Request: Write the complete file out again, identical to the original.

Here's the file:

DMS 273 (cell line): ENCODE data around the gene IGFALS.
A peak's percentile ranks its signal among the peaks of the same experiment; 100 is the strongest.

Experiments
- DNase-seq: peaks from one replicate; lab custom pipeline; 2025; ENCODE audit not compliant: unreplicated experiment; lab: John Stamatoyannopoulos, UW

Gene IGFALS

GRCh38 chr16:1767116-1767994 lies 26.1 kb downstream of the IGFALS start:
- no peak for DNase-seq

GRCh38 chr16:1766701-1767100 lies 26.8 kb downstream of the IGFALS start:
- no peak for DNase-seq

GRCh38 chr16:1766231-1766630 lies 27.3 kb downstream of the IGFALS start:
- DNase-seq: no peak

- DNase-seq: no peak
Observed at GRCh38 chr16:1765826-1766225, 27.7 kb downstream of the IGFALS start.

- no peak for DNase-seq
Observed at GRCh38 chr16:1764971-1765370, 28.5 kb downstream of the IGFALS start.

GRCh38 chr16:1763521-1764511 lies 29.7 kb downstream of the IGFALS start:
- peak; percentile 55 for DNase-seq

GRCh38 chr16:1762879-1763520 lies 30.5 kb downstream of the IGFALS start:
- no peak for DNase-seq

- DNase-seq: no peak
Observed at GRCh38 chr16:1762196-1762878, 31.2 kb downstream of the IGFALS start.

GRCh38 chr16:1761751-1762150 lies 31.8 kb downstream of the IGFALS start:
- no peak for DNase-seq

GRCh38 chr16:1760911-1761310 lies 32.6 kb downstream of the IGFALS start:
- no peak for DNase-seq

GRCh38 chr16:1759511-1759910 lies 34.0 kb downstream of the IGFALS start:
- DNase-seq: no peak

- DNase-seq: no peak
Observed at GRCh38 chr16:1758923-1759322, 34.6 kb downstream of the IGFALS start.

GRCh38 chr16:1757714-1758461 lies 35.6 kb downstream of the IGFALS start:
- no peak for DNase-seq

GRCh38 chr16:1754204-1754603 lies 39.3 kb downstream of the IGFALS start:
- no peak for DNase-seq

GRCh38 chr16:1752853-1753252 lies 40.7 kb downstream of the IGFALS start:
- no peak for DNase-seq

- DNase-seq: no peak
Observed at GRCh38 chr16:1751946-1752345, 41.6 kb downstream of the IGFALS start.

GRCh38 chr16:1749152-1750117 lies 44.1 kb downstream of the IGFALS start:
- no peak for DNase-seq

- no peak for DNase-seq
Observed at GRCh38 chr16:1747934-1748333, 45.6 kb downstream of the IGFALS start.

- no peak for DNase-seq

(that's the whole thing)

DMS 273 (cell line): ENCODE data around the gene IGFALS.
A peak's percentile ranks its signal among the peaks of the same experiment; 100 is the strongest.

Experiments
- DNase-seq: peaks from one replicate; lab custom pipeline; 2025; ENCODE audit not compliant: unreplicated experiment; lab: John Stamatoyannopoulos, UW

Gene IGFALS

GRCh38 chr16:1767116-1767994 lies 26.1 kb downstream of the IGFALS start:
- no peak for DNase-seq

GRCh38 chr16:1766701-1767100 lies 26.8 kb downstream of the IGFALS start:
- no peak for DNase-seq

GRCh38 chr16:1766231-1766630 lies 27.3 kb downstream of the IGFALS start:
- DNase-seq: no peak

- DNase-seq: no peak
Observed at GRCh38 chr16:1765826-1766225, 27.7 kb downstream of the IGFALS start.

- no peak for DNase-seq
Observed at GRCh38 chr16:1764971-1765370, 28.5 kb downstream of the IGFALS start.

GRCh38 chr16:1763521-1764511 lies 29.7 kb downstream of the IGFALS start:
- peak; percentile 55 for DNase-seq

GRCh38 chr16:1762879-1763520 lies 30.5 kb downstream of the IGFALS start:
- no peak for DNase-seq

- DNase-seq: no peak
Observed at GRCh38 chr16:1762196-1762878, 31.2 kb downstream of the IGFALS start.

GRCh38 chr16:1761751-1762150 lies 31.8 kb downstream of the IGFALS start:
- no peak for DNase-seq

GRCh38 chr16:1760911-1761310 lies 32.6 kb downstream of the IGFALS start:
- no peak for DNase-seq

GRCh38 chr16:1759511-1759910 lies 34.0 kb downstream of the IGFALS start:
- DNase-seq: no peak

- DNase-seq: no peak
Observed at GRCh38 chr16:1758923-1759322, 34.6 kb downstream of the IGFALS start.

GRCh38 chr16:1757714-1758461 lies 35.6 kb downstream of the IGFALS start:
- no peak for DNase-seq

GRCh38 chr16:1754204-1754603 lies 39.3 kb downstream of the IGFALS start:
- no peak for DNase-seq

GRCh38 chr16:1752853-1753252 lies 40.7 kb downstream of the IGFALS start:
- no peak for DNase-seq

- DNase-seq: no peak
Observed at GRCh38 chr16:1751946-1752345, 41.6 kb downstream of the IGFALS start.

GRCh38 chr16:1749152-1750117 lies 44.1 kb downstream of the IGFALS start:
- no peak for DNase-seq

- no peak for DNase-seq
Observed at GRCh38 chr16:1747934-1748333, 45.6 kb downstream of the IGFALS start.

- no peak for DNase-seq